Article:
Steven Roberts: Trump is subtracting, not adding

There’s an ancient and accurate political adage: Elections are about addition, not subtraction. That’s especially true this year, since the last two presidential contests have been extremely close. The decisions of a few swing voters in a few swing states have decided both outcomes, and that’s likely to happen again.

But it’s clear that Donald Trump is following a very different strategy. His aim is to solidify and energize his most fervent supporters, the true MAGA believers, while ostracizing voters he derides as RINOs — Republicans in Name Only — who don’t pledge total fealty to his personal preeminence.

The Republican primaries reveal the validity of another verity: For every action in politics, there is a reaction. A limited — but significant — number of Republicans despise the MAGA movement and are determined to defect in November.

Trump may own the Republican Party, but he does not own individual voters. This is a divorce based on irreconcilable differences strongly expressed by both aggrieved antagonists.

Trump’s opponent, Joe Biden, is an uninspiring and at times even feeble candidate who has troubles of his own with younger, more liberal and nonwhite supporters. But the cleavage in Republican ranks could provide him with a critical advantage in the handful of states that will decide the election.

Nikki Haley’s departure from the GOP race, combined with Biden’s highly partisan State of the Union address, signal the start of the general election campaign, almost eight full months before Election Day. “Typically at this moment,” writes the Associated Press, “candidates will shift their message to speak to a broader swath of voters — especially moderates and independents — that play a more influential role in general elections compared to the hardcore base voters that decide primaries.” Trump, however, “is showing little interest — or ability — to embrace a more inclusive or moderate tone.”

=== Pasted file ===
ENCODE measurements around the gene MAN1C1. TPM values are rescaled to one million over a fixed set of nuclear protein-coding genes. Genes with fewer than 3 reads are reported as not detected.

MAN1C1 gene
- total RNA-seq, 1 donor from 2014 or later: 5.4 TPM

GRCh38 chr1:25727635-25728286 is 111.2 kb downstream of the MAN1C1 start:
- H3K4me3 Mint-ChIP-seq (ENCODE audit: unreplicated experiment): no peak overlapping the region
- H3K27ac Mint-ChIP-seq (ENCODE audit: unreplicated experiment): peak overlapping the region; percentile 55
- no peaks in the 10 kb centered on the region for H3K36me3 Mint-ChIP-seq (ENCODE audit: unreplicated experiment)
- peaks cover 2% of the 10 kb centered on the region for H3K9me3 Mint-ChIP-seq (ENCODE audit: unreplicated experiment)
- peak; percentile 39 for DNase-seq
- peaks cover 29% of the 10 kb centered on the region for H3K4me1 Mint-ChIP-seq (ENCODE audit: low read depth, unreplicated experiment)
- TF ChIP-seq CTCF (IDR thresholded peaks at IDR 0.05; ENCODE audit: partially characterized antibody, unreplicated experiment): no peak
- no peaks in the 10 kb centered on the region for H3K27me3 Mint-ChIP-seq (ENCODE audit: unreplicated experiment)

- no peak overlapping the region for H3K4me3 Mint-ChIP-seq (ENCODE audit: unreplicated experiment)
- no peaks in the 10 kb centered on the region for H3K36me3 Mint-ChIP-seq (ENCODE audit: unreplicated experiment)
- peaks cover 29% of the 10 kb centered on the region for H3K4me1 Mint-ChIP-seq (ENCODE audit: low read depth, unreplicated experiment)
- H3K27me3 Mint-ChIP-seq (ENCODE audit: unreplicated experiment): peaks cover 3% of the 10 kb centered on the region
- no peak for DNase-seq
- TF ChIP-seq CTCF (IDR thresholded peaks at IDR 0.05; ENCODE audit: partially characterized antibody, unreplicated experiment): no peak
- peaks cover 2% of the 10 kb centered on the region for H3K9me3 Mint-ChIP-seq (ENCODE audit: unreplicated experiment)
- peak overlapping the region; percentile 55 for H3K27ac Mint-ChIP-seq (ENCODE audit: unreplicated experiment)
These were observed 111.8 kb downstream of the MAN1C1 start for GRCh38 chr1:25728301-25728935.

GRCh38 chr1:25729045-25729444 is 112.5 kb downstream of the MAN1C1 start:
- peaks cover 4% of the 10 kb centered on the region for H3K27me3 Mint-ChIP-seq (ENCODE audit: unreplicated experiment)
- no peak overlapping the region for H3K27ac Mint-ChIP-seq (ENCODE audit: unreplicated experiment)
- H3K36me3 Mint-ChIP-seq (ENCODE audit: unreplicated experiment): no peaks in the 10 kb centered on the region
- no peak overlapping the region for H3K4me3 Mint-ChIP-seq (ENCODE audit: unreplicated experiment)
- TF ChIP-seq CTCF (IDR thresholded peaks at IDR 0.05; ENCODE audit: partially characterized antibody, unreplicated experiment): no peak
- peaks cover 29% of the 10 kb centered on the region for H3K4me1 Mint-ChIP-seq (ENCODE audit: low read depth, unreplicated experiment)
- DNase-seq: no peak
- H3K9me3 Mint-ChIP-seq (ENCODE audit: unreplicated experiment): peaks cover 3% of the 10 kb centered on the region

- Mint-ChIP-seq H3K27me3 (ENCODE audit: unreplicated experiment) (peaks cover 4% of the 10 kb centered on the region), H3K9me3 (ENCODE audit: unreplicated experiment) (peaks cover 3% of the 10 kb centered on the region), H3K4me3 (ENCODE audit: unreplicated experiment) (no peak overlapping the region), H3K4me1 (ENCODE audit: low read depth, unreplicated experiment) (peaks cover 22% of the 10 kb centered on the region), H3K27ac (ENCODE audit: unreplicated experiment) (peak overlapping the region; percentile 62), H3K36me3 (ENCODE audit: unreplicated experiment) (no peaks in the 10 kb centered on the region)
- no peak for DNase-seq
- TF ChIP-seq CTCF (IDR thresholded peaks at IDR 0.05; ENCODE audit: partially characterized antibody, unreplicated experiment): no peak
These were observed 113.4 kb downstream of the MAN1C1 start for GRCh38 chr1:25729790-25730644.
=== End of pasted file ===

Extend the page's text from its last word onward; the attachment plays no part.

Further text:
Far from being “inclusive or moderate,” Trump seems determined to do the opposite, to purge his party of heretics. Using his derisive sobriquet for Haley, Trump thundered in January: “Anybody that makes a ‘Contribution’ to Birdbrain, from this moment forth, will be permanently barred from the MAGA camp. We don’t want them, and will not accept them.”

In another assault on his foes, Trump vowed: “We’re getting rid of the Romneys of the world. We want to get Romneys and those out.” He was referring to Sen. Mitt Romney, an ardent Never Trumper who is retiring from the Senate, and Romney’s niece, Ronna McDaniel, who Trump fired as GOP party chairman and replaced with his daughter-in-law, Lara Trump.

“Trump is actively rejecting people from the Republican Party — a losing strategy in November and a recipe for extinction in the long run,” Haley predicted.

McDaniel issued a parting shot of her own against Trump: “We don’t win if we only talk to each other. We have to go out and engage independent and swing voters and sell them on our vision for this country.”

The primaries demonstrate Trump’s problem with those independent and swing voters. As Politico reported: “Trump struggled in places where a majority of adults are college-educated, including in key suburbs that doomed his campaign in 2020.”

Mike Madrid, a Republican strategist who opposes Trump, said these results reveal “a very strong trepidation” in some quarters about the party’s nominee, and adds: “The base is not secure for Donald Trump.”

A Quinnipiac poll bears him out, with 37% of Haley backers saying they’ll vote for Biden in November.

The primary results in North Carolina, a potential swing state, provide further evidence of Trump’s vulnerability. Overall, Haley attracted almost one-quarter of the vote. But she won 39% of college grads, 40% of those who oppose a national ban on abortion and 57% of moderates and liberals. Two-thirds of Haley backers said they were voting against Trump, not for her. Asked if they would vote Republican in the fall, regardless of who the nominee is, 58% of Haley voters declined to make that promise.

David Emery, a former Republican congressman from Maine, told Politico that in the fall, Trump “will get some people back who are more Republican-oriented and find it hard to vote for a candidate who’s not a Republican.” Emery estimates, however, that up to 30% of Republicans are “just not open to any argument Donald Trump might make.”

Eight months is a long time. Many unexpected events lie ahead. But Trump is subtracting voters from Republican ranks, not adding them, and if you want to win elections, that makes no sense.